So here, TeX encountered the error after reading the part of line 4 until \multicolumn{2}{*}{$\bar{0}_m$}. Sometimes, knowing this much is enough, but often it is not. In this case, there's no immediately discernible connection between Missing number, treated as zero and the <to be read again> * and the source line. What's going on is that LaTeX, in an attempt to avoid confusing the user, helpfully turns off all but the first and last pair of context lines in the error. To undo this, add something like \setcounter{errorcontextlines}{999} (or simply \errorcontextlines=999) to the top of your file. Then at least you see the full “stack trace”. The output has ...s in it which show that something was truncated, in order to fit within a small width. You can get less truncation by passing in larger values of certain parameters, e.g. instead of pdflatex run max_print_line=10000 error_line=254 half_error_line=238 pdflatex (you can also set those three values in texmf.cnf), to get the error message:

! Missing number, treated as zero.
<to be read again> 
                   *
\@xexpast #1*#2#3#4\@@ ->\edef \reserved@a {#1}\@tempcnta #2
                                                            \relax \ifnum \@tempcnta >\z@ \@whilenum \@tempcnta >\z@ \do {\edef \reserved@a {\reserved@a #3}\advance \@tempcnta \m@ne }\let \reserved@b \@xexpast \else \let \reserved@b \@xexnoop \fi \exp...
\@mkpream #1->\@firstamptrue \@lastchclass 6 \let \@preamble \@empty \let \protect \@unexpandable@protect \let \@sharp \relax \let \@startpbox \relax \let \@endpbox \relax \@expast {#1}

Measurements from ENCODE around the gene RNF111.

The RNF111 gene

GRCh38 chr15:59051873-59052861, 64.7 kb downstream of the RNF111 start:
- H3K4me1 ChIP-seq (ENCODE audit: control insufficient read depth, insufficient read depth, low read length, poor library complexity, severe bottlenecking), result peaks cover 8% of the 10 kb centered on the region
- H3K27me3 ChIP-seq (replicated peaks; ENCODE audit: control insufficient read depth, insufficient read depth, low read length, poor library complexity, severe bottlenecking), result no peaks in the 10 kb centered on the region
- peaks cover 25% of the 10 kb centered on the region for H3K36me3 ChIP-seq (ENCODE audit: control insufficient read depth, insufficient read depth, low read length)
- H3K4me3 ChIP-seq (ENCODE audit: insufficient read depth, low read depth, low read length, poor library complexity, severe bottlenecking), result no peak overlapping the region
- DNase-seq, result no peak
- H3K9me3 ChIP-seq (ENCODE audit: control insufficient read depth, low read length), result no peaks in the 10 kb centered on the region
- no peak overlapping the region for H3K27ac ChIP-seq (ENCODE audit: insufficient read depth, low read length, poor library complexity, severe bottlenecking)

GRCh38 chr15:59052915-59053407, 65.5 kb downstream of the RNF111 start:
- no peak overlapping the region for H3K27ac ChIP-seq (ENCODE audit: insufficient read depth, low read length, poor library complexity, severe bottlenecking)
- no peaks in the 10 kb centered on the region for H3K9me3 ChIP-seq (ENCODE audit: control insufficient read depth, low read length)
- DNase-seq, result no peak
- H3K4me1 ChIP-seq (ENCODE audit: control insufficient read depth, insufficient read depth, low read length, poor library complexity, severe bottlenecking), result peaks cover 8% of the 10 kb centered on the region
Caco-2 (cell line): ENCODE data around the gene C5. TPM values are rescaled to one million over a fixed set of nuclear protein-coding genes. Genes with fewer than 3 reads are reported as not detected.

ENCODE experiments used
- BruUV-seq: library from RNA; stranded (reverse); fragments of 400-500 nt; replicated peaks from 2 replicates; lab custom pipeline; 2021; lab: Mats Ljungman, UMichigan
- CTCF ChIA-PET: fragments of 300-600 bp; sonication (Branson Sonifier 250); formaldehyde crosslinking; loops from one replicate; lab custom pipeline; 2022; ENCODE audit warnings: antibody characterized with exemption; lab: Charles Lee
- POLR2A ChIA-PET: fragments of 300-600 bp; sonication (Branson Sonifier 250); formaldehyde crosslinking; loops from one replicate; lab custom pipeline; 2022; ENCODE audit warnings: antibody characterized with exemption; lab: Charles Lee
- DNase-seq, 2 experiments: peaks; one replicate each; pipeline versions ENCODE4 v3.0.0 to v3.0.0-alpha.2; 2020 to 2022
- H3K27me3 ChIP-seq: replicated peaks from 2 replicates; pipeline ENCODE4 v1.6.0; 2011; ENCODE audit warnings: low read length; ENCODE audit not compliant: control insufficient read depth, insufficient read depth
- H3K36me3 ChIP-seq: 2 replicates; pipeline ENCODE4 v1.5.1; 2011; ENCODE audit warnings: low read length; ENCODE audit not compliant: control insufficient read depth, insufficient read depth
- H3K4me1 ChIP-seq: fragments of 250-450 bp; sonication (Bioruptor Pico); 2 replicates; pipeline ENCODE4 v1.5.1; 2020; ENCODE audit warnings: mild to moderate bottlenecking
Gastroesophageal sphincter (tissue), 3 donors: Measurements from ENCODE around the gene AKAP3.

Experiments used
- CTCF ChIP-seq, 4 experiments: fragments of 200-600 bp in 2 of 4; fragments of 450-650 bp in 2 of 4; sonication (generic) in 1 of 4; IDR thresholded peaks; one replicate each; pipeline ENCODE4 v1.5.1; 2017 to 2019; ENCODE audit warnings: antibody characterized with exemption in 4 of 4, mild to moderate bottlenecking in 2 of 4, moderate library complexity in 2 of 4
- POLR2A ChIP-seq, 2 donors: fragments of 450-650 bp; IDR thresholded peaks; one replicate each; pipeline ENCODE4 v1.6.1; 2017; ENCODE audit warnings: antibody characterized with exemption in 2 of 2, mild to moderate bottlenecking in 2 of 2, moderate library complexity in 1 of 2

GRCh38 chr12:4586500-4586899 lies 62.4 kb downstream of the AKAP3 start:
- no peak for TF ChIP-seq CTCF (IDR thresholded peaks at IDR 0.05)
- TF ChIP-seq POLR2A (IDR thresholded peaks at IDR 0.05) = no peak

\expandafter \@tfor \expandafter \@nextchar \expandafter :\expanda...
\multicolumn #1#2#3->\multispan {#1}\begingroup \@mkpream {#2}
                                                              \def \@sharp {#3}\set@typeset@protect \let \@startpbox \@@startpbox \let \@endpbox \@@endpbox \@arstrut \@preamble \hbox {}\endgroup \ignorespaces 
l.5 \multicolumn{3}{c}{$\bar{c}$} & \multicolumn{2}{*}{$\bar{0}_m$}
                                                                    & 1 & $d$\\
? 

This finally shows what's going on, and you can also add \tracingmacros=1 and search for the corresponding macros in the log file for more clarity. Basically:

  • TeX said “Missing number, treated as zero” because it saw \@tempcnta * where \@tempcnta is a counter value (and expects a number). So it decided to treat the number as 0, and leave the * to be read later, but is also asking you for confirmation.

  • It saw this \@tempcnta * because it encountered \@tempcnta #2 in the expansion of \@xexpast #1*#2#3#4\@@, which got #2 as *.

  • This comes from the expansion \@expast #1->\@xexpast #1*0x\@@ with #1<-* (this is in the log file)